July 12, 2016

In my life I try to keep things that happen to me or around me in perspective - a frame of mind, a viewpoint that is, in essence, philosophical. While I attempt to follow this path, it is not flawless for me. There are plenty of examples of events in the world that do concern me, bother me, annoy me and anger me. Trying to take a deep breath and b-r-e-a-t-h-e  does not always help to keep me calm and collected. 

What I want to write about concerns my attempts to try to keep calm in the face of adversity. As I related in my last writing, I felt overwhelmed and extremely frustrated when the newly manufactured ignition coil in my ’34 Pontiac burned out prematurely. It is understandable, given all the other incidents of troubles I have had with the car over the years AND the considerable expenses associated with them. This latest “challenge” for me on the heels of trailering the old girl from Phoenix to Ohio and having had the overdrive installed (with no small expense to do so) was all it took for me to lose it and overreact. 

Tom, my brother, was able to fix that situation quickly, but, as I saw it, only temporarily. For my peace of mind, I needed to know the why and how of the failure and then to set about finding the best way to permanently find the cure. 

 I had converted the points ignition to Pertronix electronic ignition several years ago and had had no problems with that operation  up until installng a custom manufactured coil (that proved to be incompatible with the electronic system). 

The reason for the update to the electronic system was done in an effort to avoid frequent adjustments and troubles with the points method. 

Two camps, those with opinions on how to resolve the issue, offered their suggestions on how to properly make the repairs. One group preferred that I return to the original points ignition system, offering that that was the way the car was designed to operate and not to mess with it. The opposing point of view was to keep my upgraded “electronic” ignition and add a (compatible) Pertronix ignition coil. 

Phiona up on Tom’s lift for a brake adjustment.

Both opinions had merits that would probably been a perfectly good way to fix this so that I would not have to worry further about another recurrence. Over the week I felt like Lady Libery weighing my options and wanting to feel confident that whatever choice I made would be the correct one. I will admit my tendency is also to want to have an instant fix. I can be very impatient in that way.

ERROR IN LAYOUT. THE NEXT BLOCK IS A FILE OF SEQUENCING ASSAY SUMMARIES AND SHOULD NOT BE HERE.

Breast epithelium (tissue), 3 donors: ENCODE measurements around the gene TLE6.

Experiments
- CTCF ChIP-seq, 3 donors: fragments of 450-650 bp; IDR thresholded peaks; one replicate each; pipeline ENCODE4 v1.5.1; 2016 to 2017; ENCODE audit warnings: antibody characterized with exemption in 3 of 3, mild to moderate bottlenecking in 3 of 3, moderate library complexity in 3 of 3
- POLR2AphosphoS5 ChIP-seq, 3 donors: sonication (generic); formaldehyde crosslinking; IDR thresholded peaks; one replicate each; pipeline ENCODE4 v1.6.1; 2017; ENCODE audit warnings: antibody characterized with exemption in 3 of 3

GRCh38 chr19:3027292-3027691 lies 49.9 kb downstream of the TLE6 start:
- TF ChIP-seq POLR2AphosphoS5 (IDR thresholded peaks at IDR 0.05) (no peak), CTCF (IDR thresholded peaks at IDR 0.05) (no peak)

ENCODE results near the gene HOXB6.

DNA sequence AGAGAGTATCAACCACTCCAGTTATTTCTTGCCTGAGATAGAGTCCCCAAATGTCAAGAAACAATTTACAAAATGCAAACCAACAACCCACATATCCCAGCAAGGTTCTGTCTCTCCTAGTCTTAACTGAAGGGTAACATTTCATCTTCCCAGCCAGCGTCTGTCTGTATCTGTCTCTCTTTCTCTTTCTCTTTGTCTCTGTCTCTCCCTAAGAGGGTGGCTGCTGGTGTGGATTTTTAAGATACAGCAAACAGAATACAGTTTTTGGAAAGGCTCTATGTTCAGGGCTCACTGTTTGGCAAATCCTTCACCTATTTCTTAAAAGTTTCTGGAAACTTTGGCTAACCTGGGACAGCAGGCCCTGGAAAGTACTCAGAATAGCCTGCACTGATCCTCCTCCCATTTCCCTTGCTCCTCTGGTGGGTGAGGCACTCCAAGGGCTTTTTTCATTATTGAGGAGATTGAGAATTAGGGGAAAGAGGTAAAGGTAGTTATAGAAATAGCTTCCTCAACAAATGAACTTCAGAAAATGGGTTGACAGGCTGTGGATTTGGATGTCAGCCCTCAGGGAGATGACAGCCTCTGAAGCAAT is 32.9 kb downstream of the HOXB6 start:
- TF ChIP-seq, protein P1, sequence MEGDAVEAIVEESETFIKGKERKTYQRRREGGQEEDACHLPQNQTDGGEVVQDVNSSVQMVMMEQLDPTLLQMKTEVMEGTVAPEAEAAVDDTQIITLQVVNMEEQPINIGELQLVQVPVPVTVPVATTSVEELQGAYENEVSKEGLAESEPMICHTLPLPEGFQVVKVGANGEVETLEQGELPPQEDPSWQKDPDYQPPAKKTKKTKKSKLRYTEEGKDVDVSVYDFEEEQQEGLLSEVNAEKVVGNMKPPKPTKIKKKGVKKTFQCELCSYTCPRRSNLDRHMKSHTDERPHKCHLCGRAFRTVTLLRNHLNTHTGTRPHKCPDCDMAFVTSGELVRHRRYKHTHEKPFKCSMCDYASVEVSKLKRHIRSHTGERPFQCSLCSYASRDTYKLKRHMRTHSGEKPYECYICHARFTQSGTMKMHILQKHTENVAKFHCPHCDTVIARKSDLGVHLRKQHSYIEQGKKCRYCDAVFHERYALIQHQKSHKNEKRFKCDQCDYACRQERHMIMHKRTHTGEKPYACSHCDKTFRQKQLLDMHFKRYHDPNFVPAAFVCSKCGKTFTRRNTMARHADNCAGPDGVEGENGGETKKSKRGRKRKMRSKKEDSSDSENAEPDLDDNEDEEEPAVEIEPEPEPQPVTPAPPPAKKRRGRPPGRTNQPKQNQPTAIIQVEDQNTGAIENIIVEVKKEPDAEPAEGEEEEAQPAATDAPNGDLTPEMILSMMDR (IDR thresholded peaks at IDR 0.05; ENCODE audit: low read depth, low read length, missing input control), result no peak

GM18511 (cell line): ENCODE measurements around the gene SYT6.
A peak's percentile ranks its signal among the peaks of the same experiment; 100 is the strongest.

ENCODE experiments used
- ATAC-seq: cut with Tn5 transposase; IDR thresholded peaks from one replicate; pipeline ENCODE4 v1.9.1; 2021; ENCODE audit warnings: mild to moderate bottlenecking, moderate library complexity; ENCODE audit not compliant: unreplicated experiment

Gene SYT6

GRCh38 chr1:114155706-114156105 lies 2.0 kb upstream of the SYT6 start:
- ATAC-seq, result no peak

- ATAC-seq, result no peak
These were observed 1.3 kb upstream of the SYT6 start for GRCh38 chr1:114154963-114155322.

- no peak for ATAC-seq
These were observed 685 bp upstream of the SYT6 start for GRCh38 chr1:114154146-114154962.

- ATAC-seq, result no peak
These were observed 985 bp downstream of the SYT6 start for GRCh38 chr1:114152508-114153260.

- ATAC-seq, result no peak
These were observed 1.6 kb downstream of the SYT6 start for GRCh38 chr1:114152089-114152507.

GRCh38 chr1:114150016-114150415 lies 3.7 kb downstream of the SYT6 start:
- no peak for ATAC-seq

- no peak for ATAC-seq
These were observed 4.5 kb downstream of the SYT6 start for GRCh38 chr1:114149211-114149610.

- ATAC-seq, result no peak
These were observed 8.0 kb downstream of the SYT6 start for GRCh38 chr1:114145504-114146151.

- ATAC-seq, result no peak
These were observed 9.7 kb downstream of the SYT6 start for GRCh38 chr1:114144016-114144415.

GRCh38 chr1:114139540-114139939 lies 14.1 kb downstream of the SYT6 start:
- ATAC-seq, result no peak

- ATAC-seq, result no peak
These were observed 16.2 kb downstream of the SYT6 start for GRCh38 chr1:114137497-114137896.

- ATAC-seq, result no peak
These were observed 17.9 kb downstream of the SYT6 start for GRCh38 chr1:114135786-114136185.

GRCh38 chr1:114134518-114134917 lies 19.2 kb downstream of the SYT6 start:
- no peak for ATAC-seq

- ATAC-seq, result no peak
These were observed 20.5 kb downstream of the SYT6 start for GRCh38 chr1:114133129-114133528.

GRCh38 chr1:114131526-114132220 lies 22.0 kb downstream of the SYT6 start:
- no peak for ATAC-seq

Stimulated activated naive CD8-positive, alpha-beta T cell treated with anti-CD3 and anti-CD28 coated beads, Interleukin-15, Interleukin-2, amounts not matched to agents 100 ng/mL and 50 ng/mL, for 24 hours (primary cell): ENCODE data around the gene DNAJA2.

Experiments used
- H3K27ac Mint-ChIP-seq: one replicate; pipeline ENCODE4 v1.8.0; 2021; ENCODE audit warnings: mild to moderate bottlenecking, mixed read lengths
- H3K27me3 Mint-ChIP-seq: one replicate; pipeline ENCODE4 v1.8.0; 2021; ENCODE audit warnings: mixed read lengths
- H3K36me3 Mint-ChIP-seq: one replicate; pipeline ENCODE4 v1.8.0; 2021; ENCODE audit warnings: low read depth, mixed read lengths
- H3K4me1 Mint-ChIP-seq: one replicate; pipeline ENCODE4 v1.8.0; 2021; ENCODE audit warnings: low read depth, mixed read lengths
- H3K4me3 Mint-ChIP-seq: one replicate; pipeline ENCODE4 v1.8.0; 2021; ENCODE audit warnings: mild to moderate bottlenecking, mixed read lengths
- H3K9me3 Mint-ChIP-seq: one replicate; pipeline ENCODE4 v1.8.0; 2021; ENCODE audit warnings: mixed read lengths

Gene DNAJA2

The last person to offer his opinion was David Wonderly, who is well known in these parts for his mechanical knowledge. His advice was to keep the Pertronix electronic ignition and purchase the Pertronix compatible ignition coil. Interestingly, that coil is trademarked as the “Flame Thrower” producing 45,000 volts of current.

Consequently, I ordered the Flame Thrower coil and a new bracket and once they arrived we installed them on the firewall under the hood. 

Then the test. 

Turn the key on, hit the starter and the engine sprang to life - QUICKLY.

That quick response was unexpected, as it normally takes a lot more cranking until the engine starts. I thought that quick start might just be a fluke, but in all the starts I’ve done since, whether with a cold or hot engine, the response has been the same - a very quick firing and start. In relating my pleasure at this outcome to my brother Tom, he replied that if I got hit with 45,000 volts, he was sure that it would get my attention and quick response too. 

Now, with time behind me, having that time to calmly consider the recent series of episodes with Phiona, I am approaching this as I try to do when other unsettling things happen to me. 

As I see it, the coil’s failure most likely was a blessing for me. That I am now experiencing much quicker starts and the real possibility that I might achieve better gas mileage with the hotter spark (this is one advantage of this Flame Thrower claimed in their literature), are all to my and the car’s advantage.  Additionally, with the overdrive, I lower the RPM’s and will help preserve the engine. I am hopeful that these improvements to the car will help to create a better and more reliable machine.

Things do happen for a reason in many cases. Keeping a positive attitude and looking at the bright side, what was a relatively minor inconvenience, I can now view as a step forward toward improved performance and more peace of mind for me.

Remington, one of my great nephews, enjoyed riding in Phiona and her running boards (or lounging pads).

Remington with great nephew Wes Campbell and his girl friend Katy Roberts.

July 4th antics with Cooper Ridgway, and great niece and nephew Kira and Radek Fox.

We had a fun family reunion this past Saturday, with a roasted pig that we prepared and served - a first for me, helping dress, truss and put the pig on the cooker. Euchre and Cornhole tournaments were enjoyed for the adults and lots of fun games for the kids. 

My 50 year high school reunion is this this Friday, June 15, an event I’m looking forward to attending and reacquainting with my classmates. I will then be wrapping up my visit here in Ohio and intend to start the drive back to Phoenix in my pick up truck. With a plan to leisurely drive back and sight see along the way, I plan to take a full week until I get home.

Having a couple of appointments already scheduled in August back home, I will return here to Ohio late in August, participate in the Sandusky County Restorers of Antique Power (S.C.R.A.P.) event over Labor Day weekend. Of course I will have Phiona there as well. Before returning to Arizona, I will be doing some touring around in Ohio, possibly with Phiona. Near the end of September the plan is to drive back home with Phiona when the weather has started to cool making for a much more comfortable drive.

u © Donald E. Kline 2012